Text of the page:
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Saskatchewan policy would force physicians to violate conscience on abortion, euthanasia

Pete Baklinski Pete Baklinski Follow Pete

SASKATOON, Saskatchewan, July 31, 2015 (LifeSiteNews) - Three doctors’ groups have submitted a strong letter to Saskatchewan’s College of Physicians and Surgeons asking it to amend a draft policy on conscientious objection so that doctors would not be forced to offer abortions, assist at suicides, or refer patients to other willing doctors.

The draft policy, already approved in principle June 19, is open for consultation until August 7. It requires physicians to "make an arrangement" for the patient to see another physician who can provide information and services for controversial items like abortion or contraception.

The policy would also require physicians to perform controversial procedures if “treatment is necessary to avoid harming the patient’s health or well-being” – leaving open the possibility that doctors could actually be forced to perform abortions against their consciences.

The three groups, the Christian Medical and Dental Society of Canada, the Canadian Federation of Catholic Physicians’ Societies, and Canadian Physicians for Life, state in a letter to the College that the policy as written will force physicians to “act contrary to their moral convictions.”

Larry Worthen, lawyer and Executive Director of the Christian Medical and Dental Society of Canada, told LifeSiteNews that a number of doctors simply don’t want to take part in procedures or practices they consider to be harmful and unethical.

“Essentially, the physicians we represent don't want to do anything that is going to make them facilitators of procedures that they consider to be harmful to the patient. The idea of actually ‘making arrangements’ is kind of another way of explaining what ‘referral’ actually is. Because when you refer someone, you are basically connecting the patient with a physician who will actually do the procedure that you cannot do for ethical reasons.”

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“Once you ‘make arrangements’ for that, you are actually facilitating it, which is a kind of a euphemism for a ‘referral,’” he said.

The groups have jointly submitted to the College a document of suggested revisions.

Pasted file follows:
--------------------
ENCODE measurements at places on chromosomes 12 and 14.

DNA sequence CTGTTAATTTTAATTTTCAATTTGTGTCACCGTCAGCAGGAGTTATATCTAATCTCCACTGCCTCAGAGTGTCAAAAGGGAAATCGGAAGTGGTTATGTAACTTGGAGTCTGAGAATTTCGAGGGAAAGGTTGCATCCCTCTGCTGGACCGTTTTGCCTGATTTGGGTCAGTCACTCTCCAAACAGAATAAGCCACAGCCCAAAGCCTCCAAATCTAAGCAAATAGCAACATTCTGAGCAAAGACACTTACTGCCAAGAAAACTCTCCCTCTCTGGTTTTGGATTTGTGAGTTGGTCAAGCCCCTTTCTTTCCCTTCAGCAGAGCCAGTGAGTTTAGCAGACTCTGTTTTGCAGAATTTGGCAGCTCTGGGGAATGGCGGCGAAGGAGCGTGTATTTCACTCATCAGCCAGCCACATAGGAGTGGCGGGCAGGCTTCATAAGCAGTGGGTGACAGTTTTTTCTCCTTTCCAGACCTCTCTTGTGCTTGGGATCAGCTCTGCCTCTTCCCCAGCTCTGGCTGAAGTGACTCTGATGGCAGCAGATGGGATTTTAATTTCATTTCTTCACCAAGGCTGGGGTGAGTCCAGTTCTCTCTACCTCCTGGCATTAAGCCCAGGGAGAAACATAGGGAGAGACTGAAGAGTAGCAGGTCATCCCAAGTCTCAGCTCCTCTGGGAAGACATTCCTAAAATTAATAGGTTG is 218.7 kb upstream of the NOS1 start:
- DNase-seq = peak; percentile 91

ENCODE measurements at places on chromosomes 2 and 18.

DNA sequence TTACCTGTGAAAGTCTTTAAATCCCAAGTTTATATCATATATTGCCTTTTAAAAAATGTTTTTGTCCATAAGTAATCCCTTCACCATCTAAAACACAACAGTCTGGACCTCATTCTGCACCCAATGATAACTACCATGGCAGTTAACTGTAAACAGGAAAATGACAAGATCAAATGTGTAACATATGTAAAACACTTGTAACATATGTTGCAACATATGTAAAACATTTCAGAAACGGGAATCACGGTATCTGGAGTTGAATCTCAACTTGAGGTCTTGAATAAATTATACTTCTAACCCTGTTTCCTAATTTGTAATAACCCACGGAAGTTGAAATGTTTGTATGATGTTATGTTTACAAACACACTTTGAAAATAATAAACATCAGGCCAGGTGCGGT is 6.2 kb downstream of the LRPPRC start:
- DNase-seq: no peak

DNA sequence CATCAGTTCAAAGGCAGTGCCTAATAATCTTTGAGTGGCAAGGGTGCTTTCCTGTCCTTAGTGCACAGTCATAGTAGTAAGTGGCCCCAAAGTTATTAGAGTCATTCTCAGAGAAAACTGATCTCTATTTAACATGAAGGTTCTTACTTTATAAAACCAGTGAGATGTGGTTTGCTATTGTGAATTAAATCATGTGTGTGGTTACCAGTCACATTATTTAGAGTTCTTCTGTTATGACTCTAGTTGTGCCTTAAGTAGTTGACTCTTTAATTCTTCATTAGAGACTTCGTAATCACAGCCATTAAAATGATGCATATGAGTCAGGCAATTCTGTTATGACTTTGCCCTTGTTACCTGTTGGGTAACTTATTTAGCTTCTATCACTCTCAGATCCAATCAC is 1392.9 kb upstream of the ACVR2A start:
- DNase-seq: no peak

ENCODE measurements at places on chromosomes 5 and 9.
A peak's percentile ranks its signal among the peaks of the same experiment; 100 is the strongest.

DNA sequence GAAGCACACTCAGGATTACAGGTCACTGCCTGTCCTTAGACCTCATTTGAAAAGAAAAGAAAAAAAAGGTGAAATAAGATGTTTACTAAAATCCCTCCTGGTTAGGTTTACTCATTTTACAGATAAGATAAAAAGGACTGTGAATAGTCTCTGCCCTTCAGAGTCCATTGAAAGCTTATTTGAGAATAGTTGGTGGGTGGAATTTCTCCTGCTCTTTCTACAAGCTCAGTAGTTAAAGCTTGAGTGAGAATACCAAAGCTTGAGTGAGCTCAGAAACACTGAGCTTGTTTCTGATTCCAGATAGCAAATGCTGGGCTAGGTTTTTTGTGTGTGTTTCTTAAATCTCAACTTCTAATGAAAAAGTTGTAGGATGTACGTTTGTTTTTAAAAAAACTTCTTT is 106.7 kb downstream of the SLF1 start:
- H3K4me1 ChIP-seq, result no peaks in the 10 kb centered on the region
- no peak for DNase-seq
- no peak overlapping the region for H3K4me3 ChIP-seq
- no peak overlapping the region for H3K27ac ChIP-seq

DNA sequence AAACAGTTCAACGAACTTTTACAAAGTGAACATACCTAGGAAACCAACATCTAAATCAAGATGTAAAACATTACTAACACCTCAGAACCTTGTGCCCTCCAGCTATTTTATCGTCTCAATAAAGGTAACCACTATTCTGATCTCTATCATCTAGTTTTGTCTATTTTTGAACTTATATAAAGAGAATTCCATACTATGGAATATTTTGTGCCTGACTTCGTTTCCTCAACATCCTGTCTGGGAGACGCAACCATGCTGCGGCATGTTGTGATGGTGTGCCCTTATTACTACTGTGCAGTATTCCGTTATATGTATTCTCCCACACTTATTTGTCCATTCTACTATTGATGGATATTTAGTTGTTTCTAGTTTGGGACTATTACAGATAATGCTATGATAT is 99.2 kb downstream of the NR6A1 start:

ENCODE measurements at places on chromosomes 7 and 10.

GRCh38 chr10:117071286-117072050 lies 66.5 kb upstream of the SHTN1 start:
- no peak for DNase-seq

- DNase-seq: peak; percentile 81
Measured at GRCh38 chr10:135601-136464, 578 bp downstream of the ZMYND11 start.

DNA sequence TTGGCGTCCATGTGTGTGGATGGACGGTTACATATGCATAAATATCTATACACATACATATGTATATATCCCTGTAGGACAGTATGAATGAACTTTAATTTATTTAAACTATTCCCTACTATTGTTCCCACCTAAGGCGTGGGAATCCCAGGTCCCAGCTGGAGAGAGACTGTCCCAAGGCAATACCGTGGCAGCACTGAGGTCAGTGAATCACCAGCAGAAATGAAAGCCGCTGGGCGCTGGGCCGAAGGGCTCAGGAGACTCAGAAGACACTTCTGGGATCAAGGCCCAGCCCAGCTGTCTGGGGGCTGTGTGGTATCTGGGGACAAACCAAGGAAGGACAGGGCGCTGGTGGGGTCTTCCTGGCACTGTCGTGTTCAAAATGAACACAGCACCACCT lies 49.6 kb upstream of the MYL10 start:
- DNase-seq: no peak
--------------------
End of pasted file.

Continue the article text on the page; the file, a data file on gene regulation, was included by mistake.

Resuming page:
Instead of forcing doctors to “make an arrangement" for controversial procedures, the groups suggest that doctors should “ensure” patients are provided with information to “allow the patient to arrange timely and effective access to medical services if the patient chooses.”

The groups also take issue with the draft requiring doctors to provide treatment immediately if causing a delay “would jeopardize the patient’s health or well-being.”

“This phrase is very broad and could be interpreted to include psychological and/or social wellbeing as well as physical health. For example, if a woman argues that being told by a physician, ‘I do not participate in abortion,’ damages her self esteem, this section could compel a doctor to participate in a procedure to which [the doctor] is morally opposed,” the groups state in the letter to the College.

The groups also take issue with the draft requiring doctors to provide treatment that “must be provided within a limited time to be effective,” pointing out that this would necessarily include emergency contraception and medical abortion.

Worthen told LifeSiteNews that there needs to be a more “appropriate balance where physicians are able to maintain their moral convictions and also provide access at the same time.”

“There is no need for a physician’s moral convictions to be undermined in order to provide access. Doctors are extremely upset and very concerned,” he said.

Worthen said that enacting restrictive medical policies results in the medical practice being emptied of worthy individuals willing to stand by their moral convictions, a concern for patients who may not want to entrust themselves into the hands of a doctor who sees no problem in using medical knowledge to save as well as destroy lives.

“Some of the most capable and best physicians are going to be forced to go elsewhere because they cannot practice medicine and keep their moral convictions intact. I am concerned when I hear Christian doctors say they are going to leave palliative care because they're going to be forced to refer for euthanasia,” he said

The Christian Medical and Dental Society is asking concerned citizens to contact the College before August 7 to express concerns.

“Please take a minute to ask the [College] to support the amendments of the three organizations. Your vote of support will help,” the Society states on its website.
 

Contact information:

College of Physicians and Surgeons of Saskatchewan

Online Consultation input form.

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